You are correct about this. When you wear jeans, you do sweat. Do you know another time when you sweat? You sweat when you are not wearing jeans. Also, you sweat all other times. Sweating is a vital function of a healthy body. If you did not sweat, you would die. Since sweating is table stakes for personal vitality, that means that you are also sweating on other things that you are not washing. I've noticed you have not replaced your couch or shampooed it weekly, like you do your jeans, even though you sweat on it constantly with daily use. Perhaps you can overlook trace amounts of your humanity, since it is part of your lived experience 100% of your life, no matter what. The good news is, you will not accumulate any increase in bacteria or other human byproducts by wearing your jeans without washing them.
Reason number 3 - "Because my jeans might start to stink."
This sounds like a reasonable concern to me. I know you don't want to walk around smelling gross or be the butt of a joke to your acquaintances with more frequent laundry campaign schedules. I have a solution. Walk over to a chair in your home that you use often (open this article on your phone to make it portable), find stable footing standing next to the chair, lower your nose to the seat, and take a deep sniff.
What do you notice? I'll tell you what you notice. You look like an idiot! That's the same thing people will think when your colleague at work leans in to take a snort of your fancy right-hand twill denims! Do not hang around people that do this. You can rest assured that a good friend will respect your personal space. As a result, any aroma if there is one to begin with, will not be noticed by them, or you for that matter.
Reason number 4 - "My jeans get stretched out when I wear them."
Well, your problem is not that your jeans stretch. It's that your jeans don't fit. It is true that all denim stretches with wear, and shrinks with washing. Buy a pair of jeans that fit. This means if you want some loose-fitting jeans, you'll need to buy some that are "kind of" loose. If you want slim-fitting jeans, you may need to take a queue from Kramer for a day or two and stretch them to a comfortable state. You know what works for you, so this is a journey you are going to have to navigate.
The lifestyle of a good pair of jeans.
So now that you know that your reasons for frequent washing are moot, let’s talk about the alternative. What are the reasons NOT to wash your jeans?
An everyday department store pair might be everyday replaceable. The fact is, that day will come sooner the more you wash them. But for something that many of us wear every day, why not consider an investment in longevity? I’ll explain.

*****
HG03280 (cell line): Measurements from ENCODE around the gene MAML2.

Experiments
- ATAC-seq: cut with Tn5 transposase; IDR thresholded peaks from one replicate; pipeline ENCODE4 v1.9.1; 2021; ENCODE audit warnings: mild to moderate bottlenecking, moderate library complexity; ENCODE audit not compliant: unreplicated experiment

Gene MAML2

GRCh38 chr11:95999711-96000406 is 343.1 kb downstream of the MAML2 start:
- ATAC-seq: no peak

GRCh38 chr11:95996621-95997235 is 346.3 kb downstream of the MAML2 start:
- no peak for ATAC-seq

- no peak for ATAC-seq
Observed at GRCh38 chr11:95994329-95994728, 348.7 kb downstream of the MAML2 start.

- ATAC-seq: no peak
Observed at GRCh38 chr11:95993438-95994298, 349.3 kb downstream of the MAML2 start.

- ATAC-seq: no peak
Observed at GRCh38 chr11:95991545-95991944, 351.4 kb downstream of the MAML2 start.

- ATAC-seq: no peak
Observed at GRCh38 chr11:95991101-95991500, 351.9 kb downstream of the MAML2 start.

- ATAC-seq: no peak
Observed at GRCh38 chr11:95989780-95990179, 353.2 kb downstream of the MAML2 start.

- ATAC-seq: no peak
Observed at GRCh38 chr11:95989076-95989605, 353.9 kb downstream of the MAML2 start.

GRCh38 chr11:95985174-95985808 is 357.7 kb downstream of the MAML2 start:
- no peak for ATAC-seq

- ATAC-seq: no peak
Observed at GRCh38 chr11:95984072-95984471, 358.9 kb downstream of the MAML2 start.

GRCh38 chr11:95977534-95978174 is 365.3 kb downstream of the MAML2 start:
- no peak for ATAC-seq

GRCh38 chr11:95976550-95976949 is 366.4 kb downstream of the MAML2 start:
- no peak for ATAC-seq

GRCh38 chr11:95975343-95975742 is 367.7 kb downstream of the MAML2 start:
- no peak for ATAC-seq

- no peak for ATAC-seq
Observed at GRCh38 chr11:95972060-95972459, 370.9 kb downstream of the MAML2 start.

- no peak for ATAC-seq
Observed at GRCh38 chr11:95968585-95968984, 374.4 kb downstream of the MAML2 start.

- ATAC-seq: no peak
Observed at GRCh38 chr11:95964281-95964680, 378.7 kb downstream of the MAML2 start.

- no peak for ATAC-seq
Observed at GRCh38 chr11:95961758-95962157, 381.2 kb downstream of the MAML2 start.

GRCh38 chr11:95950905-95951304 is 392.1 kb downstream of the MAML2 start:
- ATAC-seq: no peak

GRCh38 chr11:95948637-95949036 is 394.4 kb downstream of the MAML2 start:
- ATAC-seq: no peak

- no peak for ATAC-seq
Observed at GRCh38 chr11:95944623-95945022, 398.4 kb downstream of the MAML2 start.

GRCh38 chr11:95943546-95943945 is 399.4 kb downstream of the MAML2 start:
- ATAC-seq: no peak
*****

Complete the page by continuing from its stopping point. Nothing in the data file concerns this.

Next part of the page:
The fabric for the best jeans is made on shuttle looms. A Shuttle loom is a vintage loom that is smaller and less efficient than the industrial looms of today. The machines are in limited supply due to "fast fashion", the industry efficiency practice that leads to the disposable nature of clothing. These early looms produce a fabric that has a finished edge, known as a "self-edge" or "selvage," as opposed to the frayed cut edges of fabric from higher volume production. Because the product is made in smaller quantities, it is valued by people that are interested in producing a high-quality, lower-volume product that will last. The wearer seeks the mark of quality that is displayed in the selvage showcased at the cuff of the jeans.
The best thing about buying a more select pair of jeans is buying them raw. This means that you are buying jeans before they have been washed or pre-faded for you. The fading and creative lines that are found on your typical fashion store jeans are a manufactured version of what happens naturally, essentially wearing out your jeans before you ever purchase them. Do you know what made this aesthetic popular? People wear their jeans from raw to faded, sometimes for months without a traditional machine wash. Eventually, in the eighties and nineties, it became popular to produce wear patterns and fade jeans using stones, washing machines, and robots. This reduces the usable life of your jeans.
When you buy a raw pair of jeans, you are creating something that expresses you, and only you and no one is using up some of the life of your jeans for you before you get them. Every fade, every crease, every whisker, every honeycomb is produced by yours truly (or mine truly, as it were). Because of this, you are personalizing your slacks to match your own unique personality and lived experience. The denim devotee is invested in seasoning their quality denims. The journey toward earning some sick fades is one that completes the experience of owning quality crafted jeans.
To top it all off, by buying a lasting product and caring for it; you are reducing your carbon footprint by getting the full life out of your denim. This means you keep clothing longer. If you are truly committed, you will repair them to extend the life of your jeans even longer. Not only are you saving money, but you may be saving the world.
Enjoy your jeans. And if you are interested, enjoy a feature story about mine on Heddels at this link.